Gold prices holding gains despite steady growth in U.S. manufacturing, service sectors
(Kitco News) - The gold market is holding on to gains as technical buying momentum helps the precious metal overcome steady growth in both the U.S. manufacturing and service sectors.
Friday, IHS Markit said its flash U.S. manufacturing Purchasing Managers Index for February dropped to a reading of 58.5, down from January's reading of 59.2. The data were in line with expectations; economists were expecting to see a reading of 58.4.
Simultaneously, the firm's service sector PMI reading rose to a reading of 58.9, up from January's reading of 58.2. Economists were forecasting the index to come in at 57.9.
The report said that activity in the service sector rose to its highest level in 71 months.
Despite the slightly better-than-expected data, gold prices are holding on to small gains heading into the weekend. April gold futures last traded at $1,786.90 an ounce, up 0.67% on the day.
While the headline data is negative for gold, the economic activity is not coming without a cost. The report noted that inflation pressures continue to rise, which is a positive factor for gold.
Analysts have said that gold is ignoring economic data as it sees a technical bounce after falling to an eight-month low overnight.
While the headline data is negative for gold, the economic activity is not coming without a cost as input prices rose sharply in the month. The report noted that inflation pressures continue to increase, which is a positive factor for gold.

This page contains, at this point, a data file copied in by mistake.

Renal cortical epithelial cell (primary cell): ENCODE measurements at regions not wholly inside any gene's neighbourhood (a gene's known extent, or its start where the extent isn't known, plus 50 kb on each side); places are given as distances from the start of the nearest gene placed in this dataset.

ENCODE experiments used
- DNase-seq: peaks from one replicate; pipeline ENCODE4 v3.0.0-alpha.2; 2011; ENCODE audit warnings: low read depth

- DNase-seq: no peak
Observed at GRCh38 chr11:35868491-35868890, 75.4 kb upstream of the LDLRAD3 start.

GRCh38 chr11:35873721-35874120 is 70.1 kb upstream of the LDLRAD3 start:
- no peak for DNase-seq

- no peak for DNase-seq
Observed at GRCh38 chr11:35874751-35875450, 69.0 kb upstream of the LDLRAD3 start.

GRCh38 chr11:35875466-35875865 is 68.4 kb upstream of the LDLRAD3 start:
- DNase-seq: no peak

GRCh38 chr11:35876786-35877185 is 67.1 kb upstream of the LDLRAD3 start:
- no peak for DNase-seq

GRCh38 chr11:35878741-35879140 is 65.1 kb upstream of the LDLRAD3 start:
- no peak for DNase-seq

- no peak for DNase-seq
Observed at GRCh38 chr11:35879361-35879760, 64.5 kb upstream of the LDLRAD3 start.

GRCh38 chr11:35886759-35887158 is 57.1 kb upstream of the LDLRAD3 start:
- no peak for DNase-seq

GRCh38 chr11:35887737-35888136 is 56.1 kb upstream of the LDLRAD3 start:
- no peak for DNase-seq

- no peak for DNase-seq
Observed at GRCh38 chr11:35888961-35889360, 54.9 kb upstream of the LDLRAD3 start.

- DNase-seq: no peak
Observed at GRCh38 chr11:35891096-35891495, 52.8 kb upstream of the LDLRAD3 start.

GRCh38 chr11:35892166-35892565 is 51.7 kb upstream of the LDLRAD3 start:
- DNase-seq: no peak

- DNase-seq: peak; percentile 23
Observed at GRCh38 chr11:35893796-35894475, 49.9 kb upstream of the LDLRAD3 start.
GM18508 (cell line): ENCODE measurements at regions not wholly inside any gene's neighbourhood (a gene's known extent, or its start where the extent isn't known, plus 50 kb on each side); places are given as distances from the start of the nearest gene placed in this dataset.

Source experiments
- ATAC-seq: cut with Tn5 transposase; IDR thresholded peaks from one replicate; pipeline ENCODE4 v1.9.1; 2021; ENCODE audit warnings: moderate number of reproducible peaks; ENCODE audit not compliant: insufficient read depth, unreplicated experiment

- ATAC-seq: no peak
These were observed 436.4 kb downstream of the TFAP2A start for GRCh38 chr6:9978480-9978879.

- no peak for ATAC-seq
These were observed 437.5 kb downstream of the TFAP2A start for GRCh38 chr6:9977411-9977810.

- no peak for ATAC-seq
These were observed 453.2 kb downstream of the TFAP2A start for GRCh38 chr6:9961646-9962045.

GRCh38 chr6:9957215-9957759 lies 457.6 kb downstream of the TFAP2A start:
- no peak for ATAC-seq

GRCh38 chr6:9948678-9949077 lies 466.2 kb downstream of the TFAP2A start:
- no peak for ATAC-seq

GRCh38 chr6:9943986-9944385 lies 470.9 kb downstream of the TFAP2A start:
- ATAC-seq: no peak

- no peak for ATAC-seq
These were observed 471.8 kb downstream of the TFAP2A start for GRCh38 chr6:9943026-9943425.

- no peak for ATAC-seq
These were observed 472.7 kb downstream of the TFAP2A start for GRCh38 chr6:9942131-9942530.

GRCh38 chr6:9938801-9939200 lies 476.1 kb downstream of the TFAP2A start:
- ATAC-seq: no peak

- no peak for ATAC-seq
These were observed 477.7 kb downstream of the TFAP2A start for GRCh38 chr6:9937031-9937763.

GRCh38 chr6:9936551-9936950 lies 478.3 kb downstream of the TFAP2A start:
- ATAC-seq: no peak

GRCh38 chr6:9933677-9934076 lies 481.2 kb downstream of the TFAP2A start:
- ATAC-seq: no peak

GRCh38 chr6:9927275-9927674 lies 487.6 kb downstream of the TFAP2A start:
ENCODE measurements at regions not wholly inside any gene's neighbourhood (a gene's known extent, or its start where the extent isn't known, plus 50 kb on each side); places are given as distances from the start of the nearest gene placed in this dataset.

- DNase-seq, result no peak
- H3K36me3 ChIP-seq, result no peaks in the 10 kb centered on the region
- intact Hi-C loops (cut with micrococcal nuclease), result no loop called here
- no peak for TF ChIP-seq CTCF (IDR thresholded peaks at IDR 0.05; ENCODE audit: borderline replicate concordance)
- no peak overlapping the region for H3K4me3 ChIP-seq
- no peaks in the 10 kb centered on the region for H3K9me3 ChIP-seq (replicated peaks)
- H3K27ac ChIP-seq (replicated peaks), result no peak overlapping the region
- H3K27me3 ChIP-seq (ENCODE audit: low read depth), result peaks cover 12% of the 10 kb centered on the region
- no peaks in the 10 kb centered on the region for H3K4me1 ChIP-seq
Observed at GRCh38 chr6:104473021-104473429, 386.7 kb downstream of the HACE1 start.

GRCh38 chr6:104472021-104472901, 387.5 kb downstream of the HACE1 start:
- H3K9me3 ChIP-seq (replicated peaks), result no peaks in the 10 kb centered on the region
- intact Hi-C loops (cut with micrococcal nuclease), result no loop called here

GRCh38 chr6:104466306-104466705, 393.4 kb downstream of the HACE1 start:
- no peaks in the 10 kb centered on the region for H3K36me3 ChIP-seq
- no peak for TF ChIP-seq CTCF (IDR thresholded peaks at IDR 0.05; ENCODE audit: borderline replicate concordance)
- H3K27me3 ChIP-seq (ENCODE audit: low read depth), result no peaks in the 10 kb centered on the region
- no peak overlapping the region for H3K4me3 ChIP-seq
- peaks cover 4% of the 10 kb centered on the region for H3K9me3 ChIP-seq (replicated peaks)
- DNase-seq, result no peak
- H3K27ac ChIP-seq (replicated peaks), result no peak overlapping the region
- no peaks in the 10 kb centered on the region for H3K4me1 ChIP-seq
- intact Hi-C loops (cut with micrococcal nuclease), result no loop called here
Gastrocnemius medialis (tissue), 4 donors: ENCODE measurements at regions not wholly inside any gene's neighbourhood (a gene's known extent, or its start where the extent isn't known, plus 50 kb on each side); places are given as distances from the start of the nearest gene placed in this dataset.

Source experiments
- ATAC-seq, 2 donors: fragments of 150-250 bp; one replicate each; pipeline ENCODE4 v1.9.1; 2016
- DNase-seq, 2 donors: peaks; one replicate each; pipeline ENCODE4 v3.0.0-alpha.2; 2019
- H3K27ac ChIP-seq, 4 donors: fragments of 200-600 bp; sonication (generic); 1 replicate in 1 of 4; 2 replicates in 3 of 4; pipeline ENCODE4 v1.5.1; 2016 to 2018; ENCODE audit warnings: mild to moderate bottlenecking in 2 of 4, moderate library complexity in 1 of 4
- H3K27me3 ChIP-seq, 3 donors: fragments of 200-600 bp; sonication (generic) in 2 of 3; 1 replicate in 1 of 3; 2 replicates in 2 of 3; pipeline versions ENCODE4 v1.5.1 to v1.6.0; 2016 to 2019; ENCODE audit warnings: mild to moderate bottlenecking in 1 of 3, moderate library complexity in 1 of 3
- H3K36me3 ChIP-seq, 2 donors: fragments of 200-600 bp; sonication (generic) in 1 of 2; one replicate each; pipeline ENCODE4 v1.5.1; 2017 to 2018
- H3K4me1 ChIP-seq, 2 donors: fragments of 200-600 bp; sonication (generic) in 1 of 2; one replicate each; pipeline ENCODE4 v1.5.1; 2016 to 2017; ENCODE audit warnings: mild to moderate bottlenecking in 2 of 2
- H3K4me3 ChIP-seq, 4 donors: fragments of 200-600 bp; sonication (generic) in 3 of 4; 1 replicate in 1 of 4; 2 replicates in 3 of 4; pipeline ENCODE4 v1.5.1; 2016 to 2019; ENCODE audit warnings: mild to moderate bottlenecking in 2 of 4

"Firms raised their selling prices at the sharpest rate on record (since October 2009), with panelists stating the increase was due to the partial pass-through of greater costs to clients," the report said.
"Despite headwinds of COVID-19, extreme weather and record supply chain delays, U.S. businesses reported the fastest output growth for almost six years in February," said Chris Williamson, chief business economist at IHS Markit in the report. "The data add to signs that the economy is enjoying a strong opening quarter to 2021, buoyed by additional stimulus and the partial reopening of the economy as virus-related restrictions were eased on average across the country."
Williamson added that rising inflation pressures are a concern.